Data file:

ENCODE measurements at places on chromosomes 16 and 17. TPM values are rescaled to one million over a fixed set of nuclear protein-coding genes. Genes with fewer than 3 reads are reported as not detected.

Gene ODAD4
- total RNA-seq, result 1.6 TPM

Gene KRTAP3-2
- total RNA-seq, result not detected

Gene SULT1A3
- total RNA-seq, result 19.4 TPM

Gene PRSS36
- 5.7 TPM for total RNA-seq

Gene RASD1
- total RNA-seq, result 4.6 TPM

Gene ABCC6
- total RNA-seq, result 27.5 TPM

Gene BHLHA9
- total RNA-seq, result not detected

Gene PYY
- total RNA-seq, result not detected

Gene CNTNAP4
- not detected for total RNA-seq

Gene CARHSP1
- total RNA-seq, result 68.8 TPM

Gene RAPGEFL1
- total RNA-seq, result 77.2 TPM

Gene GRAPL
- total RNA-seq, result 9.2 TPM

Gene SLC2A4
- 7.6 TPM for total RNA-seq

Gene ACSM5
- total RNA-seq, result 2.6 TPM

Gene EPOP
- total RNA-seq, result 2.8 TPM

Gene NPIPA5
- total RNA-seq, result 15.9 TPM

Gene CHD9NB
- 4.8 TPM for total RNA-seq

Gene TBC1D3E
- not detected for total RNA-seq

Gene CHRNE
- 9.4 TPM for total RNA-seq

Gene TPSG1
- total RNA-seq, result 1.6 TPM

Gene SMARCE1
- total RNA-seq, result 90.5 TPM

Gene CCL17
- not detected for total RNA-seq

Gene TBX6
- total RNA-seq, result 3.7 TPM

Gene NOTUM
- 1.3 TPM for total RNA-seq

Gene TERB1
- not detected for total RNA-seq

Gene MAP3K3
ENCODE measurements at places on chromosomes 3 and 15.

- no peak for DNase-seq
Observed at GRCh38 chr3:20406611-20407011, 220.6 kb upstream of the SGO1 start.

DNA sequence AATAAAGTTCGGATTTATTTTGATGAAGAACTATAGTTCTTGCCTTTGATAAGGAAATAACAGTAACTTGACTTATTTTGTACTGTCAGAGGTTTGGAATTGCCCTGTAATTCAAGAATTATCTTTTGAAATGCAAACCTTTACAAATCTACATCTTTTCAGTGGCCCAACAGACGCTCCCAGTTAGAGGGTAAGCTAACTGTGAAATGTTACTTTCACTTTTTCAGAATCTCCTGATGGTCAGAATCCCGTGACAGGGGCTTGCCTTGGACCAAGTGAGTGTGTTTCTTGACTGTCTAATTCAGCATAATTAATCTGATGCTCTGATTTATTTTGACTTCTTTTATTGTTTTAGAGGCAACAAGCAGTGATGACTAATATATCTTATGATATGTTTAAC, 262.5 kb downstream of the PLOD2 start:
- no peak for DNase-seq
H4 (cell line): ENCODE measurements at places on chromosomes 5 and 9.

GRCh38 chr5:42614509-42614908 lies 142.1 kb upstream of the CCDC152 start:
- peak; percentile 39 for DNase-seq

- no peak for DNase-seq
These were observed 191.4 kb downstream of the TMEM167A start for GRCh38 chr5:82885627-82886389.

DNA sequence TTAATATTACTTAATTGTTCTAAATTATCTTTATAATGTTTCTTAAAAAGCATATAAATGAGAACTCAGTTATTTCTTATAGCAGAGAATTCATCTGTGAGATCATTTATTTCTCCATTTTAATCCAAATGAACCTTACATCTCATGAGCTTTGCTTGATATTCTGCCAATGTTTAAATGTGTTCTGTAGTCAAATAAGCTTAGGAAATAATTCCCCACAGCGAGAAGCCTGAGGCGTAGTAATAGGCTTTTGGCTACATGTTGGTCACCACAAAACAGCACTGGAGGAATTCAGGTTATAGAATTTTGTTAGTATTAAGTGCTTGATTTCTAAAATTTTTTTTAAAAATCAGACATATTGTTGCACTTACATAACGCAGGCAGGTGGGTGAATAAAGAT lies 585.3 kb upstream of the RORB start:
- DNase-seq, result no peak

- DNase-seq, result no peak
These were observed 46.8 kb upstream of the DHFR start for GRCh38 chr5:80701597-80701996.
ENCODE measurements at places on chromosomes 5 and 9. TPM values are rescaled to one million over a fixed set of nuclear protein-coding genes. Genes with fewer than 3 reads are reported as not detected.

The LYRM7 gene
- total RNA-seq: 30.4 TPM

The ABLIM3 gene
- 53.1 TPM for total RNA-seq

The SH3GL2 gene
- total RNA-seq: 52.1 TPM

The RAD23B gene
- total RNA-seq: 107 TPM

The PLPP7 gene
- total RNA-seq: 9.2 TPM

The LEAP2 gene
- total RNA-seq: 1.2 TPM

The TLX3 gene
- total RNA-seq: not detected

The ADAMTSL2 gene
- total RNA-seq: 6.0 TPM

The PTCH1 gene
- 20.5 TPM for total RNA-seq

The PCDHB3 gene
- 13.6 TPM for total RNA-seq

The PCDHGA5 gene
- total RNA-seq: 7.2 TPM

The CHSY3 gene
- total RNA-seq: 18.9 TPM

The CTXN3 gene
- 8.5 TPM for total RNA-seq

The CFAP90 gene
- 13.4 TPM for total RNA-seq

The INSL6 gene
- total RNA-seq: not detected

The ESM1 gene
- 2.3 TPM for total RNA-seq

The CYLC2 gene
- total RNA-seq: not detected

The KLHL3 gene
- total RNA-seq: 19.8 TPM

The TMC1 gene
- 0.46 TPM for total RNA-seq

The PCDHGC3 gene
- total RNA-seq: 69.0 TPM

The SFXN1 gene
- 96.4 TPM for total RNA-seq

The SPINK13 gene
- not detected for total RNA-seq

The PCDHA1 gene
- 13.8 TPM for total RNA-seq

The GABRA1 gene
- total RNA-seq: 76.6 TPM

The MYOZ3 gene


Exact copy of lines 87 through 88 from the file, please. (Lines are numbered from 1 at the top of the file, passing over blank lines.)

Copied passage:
- 13.6 TPM for total RNA-seq

The PCDHGA5 gene